American mothers have long had Sweden to remind us of everything we don’t have: paid maternity leave, high breast-feeding rates, excellent medical care for all, highly subsidized childcare and preschool, and paid maternity leave. Also, did I mention paid maternity leave?
Today, the New York Times is rubbing American fathers’ noses in the glory that is Swedish parenthood in an article headlined, “In Sweden, Men Can Have it All.”
Some 85 percent of all Swedish father’s take their government-given right to parental leave. Those who don’t get tsk-tsked and grilled by parents, friends and (non-bitter?) co-workers. What’s even better is that the governments attention over the past few decades has begun to change the way they automatically look at gender roles — and not just in terms of parenting. The country, which still has manly men hunters (who, PS, take paternity leave … paid paternity leave!), is positioning itself as feminist and equal.
In this land of Viking lore, men are at the heart of the gender-equality debate. The ponytailed center-right finance minister calls himself a feminist, ads for cleaning products rarely feature women as homemakers, and preschools vet books for gender stereotypes in animal characters. For nearly four decades, governments of all political hues have legislated to give women equal rights at work — and men equal rights at home.
By law, two months of the 390-day (paid!) leave for mother or father (or both) is there just for the father. Lawmakers are considering doubling it to four months, incidentally. The leave set aside for fathers is use-it-or-lose it. If they don’t take the time off, it can’t be transferred to the mother. Also, men aren’t penalized when it comes to promotions, etc.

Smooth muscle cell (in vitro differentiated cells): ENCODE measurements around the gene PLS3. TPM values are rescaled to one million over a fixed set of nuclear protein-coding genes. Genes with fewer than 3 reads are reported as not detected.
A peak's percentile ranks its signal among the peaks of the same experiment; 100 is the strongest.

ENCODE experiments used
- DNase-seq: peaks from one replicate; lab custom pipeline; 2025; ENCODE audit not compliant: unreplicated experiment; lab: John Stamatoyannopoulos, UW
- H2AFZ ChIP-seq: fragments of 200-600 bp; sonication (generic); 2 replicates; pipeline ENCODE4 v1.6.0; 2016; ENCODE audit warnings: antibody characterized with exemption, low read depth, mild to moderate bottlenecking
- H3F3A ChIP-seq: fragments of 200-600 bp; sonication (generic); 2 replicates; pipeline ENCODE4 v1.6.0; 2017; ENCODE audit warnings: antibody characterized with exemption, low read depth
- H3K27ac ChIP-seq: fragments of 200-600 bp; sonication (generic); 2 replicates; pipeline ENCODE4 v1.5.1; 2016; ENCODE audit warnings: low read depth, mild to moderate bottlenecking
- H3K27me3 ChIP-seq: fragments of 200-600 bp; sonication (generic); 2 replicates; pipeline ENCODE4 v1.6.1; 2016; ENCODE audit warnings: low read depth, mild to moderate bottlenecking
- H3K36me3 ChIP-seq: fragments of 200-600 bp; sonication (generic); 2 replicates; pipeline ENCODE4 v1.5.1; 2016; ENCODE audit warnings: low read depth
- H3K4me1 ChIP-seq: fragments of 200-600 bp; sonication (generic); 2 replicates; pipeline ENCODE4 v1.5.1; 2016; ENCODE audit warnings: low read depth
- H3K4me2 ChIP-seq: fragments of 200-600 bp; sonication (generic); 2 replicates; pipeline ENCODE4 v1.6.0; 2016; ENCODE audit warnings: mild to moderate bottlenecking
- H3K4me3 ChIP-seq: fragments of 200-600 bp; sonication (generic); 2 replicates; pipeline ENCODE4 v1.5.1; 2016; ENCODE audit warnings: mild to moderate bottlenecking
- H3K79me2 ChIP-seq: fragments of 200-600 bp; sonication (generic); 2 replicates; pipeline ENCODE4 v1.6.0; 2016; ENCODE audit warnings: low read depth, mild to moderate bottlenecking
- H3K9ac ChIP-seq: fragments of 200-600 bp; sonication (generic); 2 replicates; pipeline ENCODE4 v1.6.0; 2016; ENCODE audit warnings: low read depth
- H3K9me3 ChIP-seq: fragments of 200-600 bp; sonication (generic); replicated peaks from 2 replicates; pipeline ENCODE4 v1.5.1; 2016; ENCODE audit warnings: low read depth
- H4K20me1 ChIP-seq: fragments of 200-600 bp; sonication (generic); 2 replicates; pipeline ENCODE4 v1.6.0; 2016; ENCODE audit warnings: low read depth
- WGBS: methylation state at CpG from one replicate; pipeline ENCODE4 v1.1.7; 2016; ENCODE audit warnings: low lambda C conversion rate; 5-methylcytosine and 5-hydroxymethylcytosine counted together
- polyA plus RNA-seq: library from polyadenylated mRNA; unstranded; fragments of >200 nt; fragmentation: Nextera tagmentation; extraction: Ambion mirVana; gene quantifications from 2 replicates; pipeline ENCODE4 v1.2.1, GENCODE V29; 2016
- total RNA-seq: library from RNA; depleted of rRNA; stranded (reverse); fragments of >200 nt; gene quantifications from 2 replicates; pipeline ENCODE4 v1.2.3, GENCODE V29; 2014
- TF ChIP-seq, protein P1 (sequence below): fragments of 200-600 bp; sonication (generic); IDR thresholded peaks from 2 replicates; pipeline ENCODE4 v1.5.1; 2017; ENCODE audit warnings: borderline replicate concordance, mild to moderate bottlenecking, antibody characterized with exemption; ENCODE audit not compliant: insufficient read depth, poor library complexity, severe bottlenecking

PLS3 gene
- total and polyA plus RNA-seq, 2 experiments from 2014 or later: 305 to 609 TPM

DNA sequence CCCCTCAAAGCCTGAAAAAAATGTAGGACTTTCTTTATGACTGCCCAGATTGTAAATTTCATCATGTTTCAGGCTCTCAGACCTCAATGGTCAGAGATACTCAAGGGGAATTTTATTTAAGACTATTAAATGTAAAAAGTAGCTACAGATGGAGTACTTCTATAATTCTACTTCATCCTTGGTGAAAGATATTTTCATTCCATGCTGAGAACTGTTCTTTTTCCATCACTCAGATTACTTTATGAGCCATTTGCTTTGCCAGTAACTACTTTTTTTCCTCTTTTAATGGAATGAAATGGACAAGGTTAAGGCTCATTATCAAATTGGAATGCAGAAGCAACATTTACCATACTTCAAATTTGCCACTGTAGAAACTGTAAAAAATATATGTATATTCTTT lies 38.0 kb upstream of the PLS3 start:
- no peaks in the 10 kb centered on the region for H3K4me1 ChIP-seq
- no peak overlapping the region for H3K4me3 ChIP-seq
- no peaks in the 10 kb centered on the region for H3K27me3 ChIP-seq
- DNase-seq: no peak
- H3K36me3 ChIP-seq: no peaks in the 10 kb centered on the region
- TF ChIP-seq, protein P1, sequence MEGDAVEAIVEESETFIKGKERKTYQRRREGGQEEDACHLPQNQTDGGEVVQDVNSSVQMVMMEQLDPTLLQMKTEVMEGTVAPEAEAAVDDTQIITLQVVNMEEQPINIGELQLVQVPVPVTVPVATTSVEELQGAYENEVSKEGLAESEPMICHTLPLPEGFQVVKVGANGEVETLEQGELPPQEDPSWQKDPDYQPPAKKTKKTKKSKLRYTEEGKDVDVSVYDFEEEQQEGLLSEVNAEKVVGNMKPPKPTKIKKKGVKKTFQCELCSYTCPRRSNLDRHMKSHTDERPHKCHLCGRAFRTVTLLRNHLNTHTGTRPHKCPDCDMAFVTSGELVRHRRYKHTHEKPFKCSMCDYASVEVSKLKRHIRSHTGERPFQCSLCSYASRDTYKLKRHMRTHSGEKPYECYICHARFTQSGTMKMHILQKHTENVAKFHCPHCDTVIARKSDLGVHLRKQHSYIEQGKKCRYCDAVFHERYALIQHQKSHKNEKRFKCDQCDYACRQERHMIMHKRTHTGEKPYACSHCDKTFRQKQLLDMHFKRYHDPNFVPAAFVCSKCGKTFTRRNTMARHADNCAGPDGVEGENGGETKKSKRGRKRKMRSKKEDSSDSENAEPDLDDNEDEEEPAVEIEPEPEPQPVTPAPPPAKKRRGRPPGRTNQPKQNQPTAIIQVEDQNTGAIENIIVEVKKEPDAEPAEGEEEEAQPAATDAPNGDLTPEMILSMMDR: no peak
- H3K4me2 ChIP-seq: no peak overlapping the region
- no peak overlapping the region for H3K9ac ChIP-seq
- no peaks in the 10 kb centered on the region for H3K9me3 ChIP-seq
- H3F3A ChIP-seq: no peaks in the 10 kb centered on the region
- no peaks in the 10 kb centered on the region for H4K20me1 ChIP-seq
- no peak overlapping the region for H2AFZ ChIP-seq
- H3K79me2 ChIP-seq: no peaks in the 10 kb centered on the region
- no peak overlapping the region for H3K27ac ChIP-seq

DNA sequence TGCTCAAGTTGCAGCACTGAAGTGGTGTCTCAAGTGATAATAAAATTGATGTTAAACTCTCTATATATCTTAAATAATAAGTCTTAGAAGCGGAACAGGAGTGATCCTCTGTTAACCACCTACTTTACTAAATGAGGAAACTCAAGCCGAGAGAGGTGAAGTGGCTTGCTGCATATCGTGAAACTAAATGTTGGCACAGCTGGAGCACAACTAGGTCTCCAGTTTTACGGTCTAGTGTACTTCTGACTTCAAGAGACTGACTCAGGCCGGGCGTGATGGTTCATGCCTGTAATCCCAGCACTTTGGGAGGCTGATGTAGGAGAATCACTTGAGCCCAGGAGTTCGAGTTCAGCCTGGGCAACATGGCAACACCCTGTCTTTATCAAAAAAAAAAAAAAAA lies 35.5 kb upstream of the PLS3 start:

Everybody’s’ winning, the piece reports. Divorce rates are down, women’s paychecks are up, joint custody is more common, and, as a society, men are identifying more with their parental status than singularly focusing their identity on their jobs. Plus? They’re scoring — like, yeah, I mean getting some for all their daddying.
Sofia Karlsson, a police officer and the wife of Mikael Karlsson, said she found her husband most attractive “when he is in the forest with his rifle over his shoulder and the baby on his back.”
It hasn’t been easy, the fascinating article explains. And it has taken decades to even get where they are. It wasn’t until they introduced “daddy leave” that maternity leave (even paid) stopped penalizing women. Sweden seems to have figured out what many other countries are just now cluing into — issues of maternity are actually family issues and bringing men into the picture will benefit everyone — mother, father and child. To get equity in society, as one former lawmaker tells the Times, there has to be equity in the home.
I know, I know … taxes! But let’s skip that discussion for now and just admit: this setup in Sweden sounds incredibly fabulous, doesn’t it?
[Also, here's an interesting read about War on Moms]
Photo: Casper Hedberg for the International Herald Tribune [view more Swedish dads here]